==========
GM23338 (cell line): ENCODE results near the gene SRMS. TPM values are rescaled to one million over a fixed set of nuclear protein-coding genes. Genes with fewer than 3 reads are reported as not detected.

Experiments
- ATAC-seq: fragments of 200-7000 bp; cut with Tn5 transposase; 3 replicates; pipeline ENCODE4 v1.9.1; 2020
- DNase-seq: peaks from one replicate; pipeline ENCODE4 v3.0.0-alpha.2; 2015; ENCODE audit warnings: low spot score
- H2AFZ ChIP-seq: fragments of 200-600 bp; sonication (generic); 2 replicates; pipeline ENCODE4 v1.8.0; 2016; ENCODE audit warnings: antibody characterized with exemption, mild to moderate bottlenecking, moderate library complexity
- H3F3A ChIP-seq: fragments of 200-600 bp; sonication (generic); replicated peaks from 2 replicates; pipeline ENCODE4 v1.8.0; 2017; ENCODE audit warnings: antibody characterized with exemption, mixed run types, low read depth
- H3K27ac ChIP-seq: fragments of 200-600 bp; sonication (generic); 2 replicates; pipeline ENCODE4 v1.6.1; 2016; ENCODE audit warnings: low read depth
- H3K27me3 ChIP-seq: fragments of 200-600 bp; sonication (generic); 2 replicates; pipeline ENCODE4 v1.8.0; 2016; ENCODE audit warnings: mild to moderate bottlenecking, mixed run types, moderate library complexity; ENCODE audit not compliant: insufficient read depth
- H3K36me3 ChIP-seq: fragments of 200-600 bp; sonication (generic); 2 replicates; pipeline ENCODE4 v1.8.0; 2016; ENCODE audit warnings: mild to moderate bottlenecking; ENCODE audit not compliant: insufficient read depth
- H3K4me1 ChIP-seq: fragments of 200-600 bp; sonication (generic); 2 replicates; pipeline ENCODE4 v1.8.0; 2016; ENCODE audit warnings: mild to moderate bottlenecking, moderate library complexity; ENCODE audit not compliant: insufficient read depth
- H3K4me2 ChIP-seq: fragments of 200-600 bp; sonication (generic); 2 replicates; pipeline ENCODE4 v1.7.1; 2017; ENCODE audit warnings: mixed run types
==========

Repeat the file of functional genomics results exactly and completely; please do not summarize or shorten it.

GM23338 (cell line): ENCODE results near the gene SRMS. TPM values are rescaled to one million over a fixed set of nuclear protein-coding genes. Genes with fewer than 3 reads are reported as not detected.

Experiments
- ATAC-seq: fragments of 200-7000 bp; cut with Tn5 transposase; 3 replicates; pipeline ENCODE4 v1.9.1; 2020
- DNase-seq: peaks from one replicate; pipeline ENCODE4 v3.0.0-alpha.2; 2015; ENCODE audit warnings: low spot score
- H2AFZ ChIP-seq: fragments of 200-600 bp; sonication (generic); 2 replicates; pipeline ENCODE4 v1.8.0; 2016; ENCODE audit warnings: antibody characterized with exemption, mild to moderate bottlenecking, moderate library complexity
- H3F3A ChIP-seq: fragments of 200-600 bp; sonication (generic); replicated peaks from 2 replicates; pipeline ENCODE4 v1.8.0; 2017; ENCODE audit warnings: antibody characterized with exemption, mixed run types, low read depth
- H3K27ac ChIP-seq: fragments of 200-600 bp; sonication (generic); 2 replicates; pipeline ENCODE4 v1.6.1; 2016; ENCODE audit warnings: low read depth
- H3K27me3 ChIP-seq: fragments of 200-600 bp; sonication (generic); 2 replicates; pipeline ENCODE4 v1.8.0; 2016; ENCODE audit warnings: mild to moderate bottlenecking, mixed run types, moderate library complexity; ENCODE audit not compliant: insufficient read depth
- H3K36me3 ChIP-seq: fragments of 200-600 bp; sonication (generic); 2 replicates; pipeline ENCODE4 v1.8.0; 2016; ENCODE audit warnings: mild to moderate bottlenecking; ENCODE audit not compliant: insufficient read depth
- H3K4me1 ChIP-seq: fragments of 200-600 bp; sonication (generic); 2 replicates; pipeline ENCODE4 v1.8.0; 2016; ENCODE audit warnings: mild to moderate bottlenecking, moderate library complexity; ENCODE audit not compliant: insufficient read depth
- H3K4me2 ChIP-seq: fragments of 200-600 bp; sonication (generic); 2 replicates; pipeline ENCODE4 v1.7.1; 2017; ENCODE audit warnings: mixed run types